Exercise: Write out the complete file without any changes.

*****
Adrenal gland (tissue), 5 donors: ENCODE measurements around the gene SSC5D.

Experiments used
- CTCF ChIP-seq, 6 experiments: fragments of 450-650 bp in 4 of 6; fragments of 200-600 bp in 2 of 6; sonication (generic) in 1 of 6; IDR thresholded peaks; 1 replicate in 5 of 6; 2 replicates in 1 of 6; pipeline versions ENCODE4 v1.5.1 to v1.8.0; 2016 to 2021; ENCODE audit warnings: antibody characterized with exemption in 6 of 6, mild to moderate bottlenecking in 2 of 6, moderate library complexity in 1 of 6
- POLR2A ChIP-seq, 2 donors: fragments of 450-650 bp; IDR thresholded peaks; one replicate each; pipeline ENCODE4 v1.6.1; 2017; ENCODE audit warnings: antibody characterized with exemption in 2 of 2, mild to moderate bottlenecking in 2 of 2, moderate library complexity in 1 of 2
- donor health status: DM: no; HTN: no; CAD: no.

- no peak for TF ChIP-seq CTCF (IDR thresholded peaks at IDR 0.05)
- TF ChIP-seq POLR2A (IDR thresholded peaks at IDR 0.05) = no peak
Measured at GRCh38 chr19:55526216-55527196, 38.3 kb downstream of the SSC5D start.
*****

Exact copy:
Adrenal gland (tissue), 5 donors: ENCODE measurements around the gene SSC5D.

Experiments used
- CTCF ChIP-seq, 6 experiments: fragments of 450-650 bp in 4 of 6; fragments of 200-600 bp in 2 of 6; sonication (generic) in 1 of 6; IDR thresholded peaks; 1 replicate in 5 of 6; 2 replicates in 1 of 6; pipeline versions ENCODE4 v1.5.1 to v1.8.0; 2016 to 2021; ENCODE audit warnings: antibody characterized with exemption in 6 of 6, mild to moderate bottlenecking in 2 of 6, moderate library complexity in 1 of 6
- POLR2A ChIP-seq, 2 donors: fragments of 450-650 bp; IDR thresholded peaks; one replicate each; pipeline ENCODE4 v1.6.1; 2017; ENCODE audit warnings: antibody characterized with exemption in 2 of 2, mild to moderate bottlenecking in 2 of 2, moderate library complexity in 1 of 2
- donor health status: DM: no; HTN: no; CAD: no.

- no peak for TF ChIP-seq CTCF (IDR thresholded peaks at IDR 0.05)
- TF ChIP-seq POLR2A (IDR thresholded peaks at IDR 0.05) = no peak
Measured at GRCh38 chr19:55526216-55527196, 38.3 kb downstream of the SSC5D start.